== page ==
g the stars in white at equal distances; the flag had one broad white and two red stripes the same width. Under it we won our victories, and the memory of its glory will never fade. It is enshrined with the extinct Confederation in our hearts forever. The town swarmed with men desiring and receiving commissions. Statesmen, lawyers, congressmen, planters, merchants pressed forward ardently to fulfil their part in the struggle. The Hon. William C. Rives, of Virginia, Pierce Butler, T. Butler King, William L. Yancey, James M. Mason, R. M. T. Hunter, John S. Preston, of Virginia, William Preston, of Kentucky, F. S. Bartow, of Georgia, J. P. Mallory and Steven Mallory, the Hon. James Chesnut, of South Carolina, and thousands of others. Dr. Russell, a very storm-bird of battles, the correspondent of the London Times, came to see and report. Very few battled for rank; they were there for service; and the majority simply gave their names; if they had previously held rank in the a
t wing in order to be ready for an attack from that quarter. Before his disposition could be completed, the enemy in overwhelming numbers assaulted Scribner's and King's brigades and drove them in disorder. Fortunately, at this time, Johnson's division of McCook's corps, and Reynolds's division of my corps, arrived, and were imm hour a furious attack was made on Reynolds's right, and he having called upon me for reenforcements, I directed Brannan's division to move to his support, leaving King's brigade of Baird's division in the position at which Baird and Brannan had been posted, the balance of Baird's division closing up to the right on Johnson's divi two remaining divisions was necessarily hurried. Indeed, before Palmer was out of reach, the enemy had opened upon him with artillery. One of Baird's brigades, (King's,) the last to move, was caught by the oncoming foe, and lost some hundred prisoners. No sooner was it dark, than the entire army, moving quietly on an unfrequent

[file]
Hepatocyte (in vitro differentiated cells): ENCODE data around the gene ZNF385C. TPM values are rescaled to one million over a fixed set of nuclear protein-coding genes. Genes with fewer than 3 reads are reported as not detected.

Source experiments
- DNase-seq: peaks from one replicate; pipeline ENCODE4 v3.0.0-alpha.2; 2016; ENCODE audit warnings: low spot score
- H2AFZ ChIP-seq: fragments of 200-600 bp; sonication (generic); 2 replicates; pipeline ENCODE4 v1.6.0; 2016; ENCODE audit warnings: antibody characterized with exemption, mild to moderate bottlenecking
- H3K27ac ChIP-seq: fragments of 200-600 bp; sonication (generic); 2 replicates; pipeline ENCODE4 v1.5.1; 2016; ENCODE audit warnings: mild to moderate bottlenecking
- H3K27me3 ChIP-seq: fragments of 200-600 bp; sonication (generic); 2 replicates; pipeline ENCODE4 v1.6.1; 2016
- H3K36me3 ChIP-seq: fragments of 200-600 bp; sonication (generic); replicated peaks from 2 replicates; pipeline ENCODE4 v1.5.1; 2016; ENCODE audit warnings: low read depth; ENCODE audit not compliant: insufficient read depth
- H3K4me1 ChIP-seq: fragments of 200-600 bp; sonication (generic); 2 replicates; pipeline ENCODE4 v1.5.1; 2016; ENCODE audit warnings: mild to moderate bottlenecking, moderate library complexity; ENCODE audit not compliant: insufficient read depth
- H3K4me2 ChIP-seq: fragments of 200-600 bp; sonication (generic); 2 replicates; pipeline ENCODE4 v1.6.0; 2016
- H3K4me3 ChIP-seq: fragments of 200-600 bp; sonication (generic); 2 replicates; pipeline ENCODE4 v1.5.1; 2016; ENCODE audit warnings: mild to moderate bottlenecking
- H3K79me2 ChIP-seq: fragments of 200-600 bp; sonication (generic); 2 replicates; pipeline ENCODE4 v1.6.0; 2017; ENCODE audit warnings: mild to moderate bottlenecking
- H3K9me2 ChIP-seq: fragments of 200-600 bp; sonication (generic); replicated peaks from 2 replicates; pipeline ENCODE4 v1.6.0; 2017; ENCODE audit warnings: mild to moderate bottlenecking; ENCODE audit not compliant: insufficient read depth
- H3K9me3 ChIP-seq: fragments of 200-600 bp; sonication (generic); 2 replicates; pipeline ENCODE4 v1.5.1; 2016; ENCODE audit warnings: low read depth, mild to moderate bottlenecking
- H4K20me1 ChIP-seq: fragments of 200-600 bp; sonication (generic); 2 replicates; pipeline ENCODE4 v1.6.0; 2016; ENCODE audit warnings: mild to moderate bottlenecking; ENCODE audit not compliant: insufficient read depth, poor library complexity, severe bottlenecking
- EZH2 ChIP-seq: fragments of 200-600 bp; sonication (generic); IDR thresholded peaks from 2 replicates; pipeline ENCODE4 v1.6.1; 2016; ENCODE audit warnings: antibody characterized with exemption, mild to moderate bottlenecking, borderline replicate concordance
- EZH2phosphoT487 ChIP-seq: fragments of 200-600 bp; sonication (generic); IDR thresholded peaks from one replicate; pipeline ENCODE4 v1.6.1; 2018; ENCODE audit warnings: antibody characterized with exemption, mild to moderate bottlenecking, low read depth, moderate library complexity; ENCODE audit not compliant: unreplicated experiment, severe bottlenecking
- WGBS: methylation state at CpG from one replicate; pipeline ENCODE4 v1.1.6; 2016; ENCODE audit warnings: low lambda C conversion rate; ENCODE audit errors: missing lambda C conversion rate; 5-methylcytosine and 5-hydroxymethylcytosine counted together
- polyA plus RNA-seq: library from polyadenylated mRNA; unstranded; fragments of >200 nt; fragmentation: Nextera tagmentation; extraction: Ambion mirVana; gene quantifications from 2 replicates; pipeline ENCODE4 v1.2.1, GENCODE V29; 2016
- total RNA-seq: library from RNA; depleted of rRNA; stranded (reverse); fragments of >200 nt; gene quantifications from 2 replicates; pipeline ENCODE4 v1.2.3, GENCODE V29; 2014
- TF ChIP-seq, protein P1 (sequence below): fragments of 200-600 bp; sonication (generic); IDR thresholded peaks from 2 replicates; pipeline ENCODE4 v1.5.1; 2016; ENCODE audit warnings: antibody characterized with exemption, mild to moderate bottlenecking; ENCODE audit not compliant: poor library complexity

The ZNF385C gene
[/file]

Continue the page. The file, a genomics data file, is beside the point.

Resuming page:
ensue, it would be a very short war, that it would not last six months; that the Yankees would not fight; that one Southerner could whip from ten to one hundred of them; that England and France would speedily recognize us and render us every assistance we might desire; that whatever might be their abstract opinions of the subject of slavery, their interests would impel them to promote its perpetuity in the Southern States; that if after all they should not be disposed to assist us, Cotton was King, and would soon bring all the crowned heads of Europe on their knees in supplication to us; would compel them to raise the blockade — should one be established — in thirty days, in sixth days, in ninety days, in one hundred and twenty days, in six months, in nine months, in one year at farthest. Thirdly, they promised us that all the slave States except Delaware would join the Southern Confederacy--that slavery should not only be perpetuated in the States, but that it should be extended in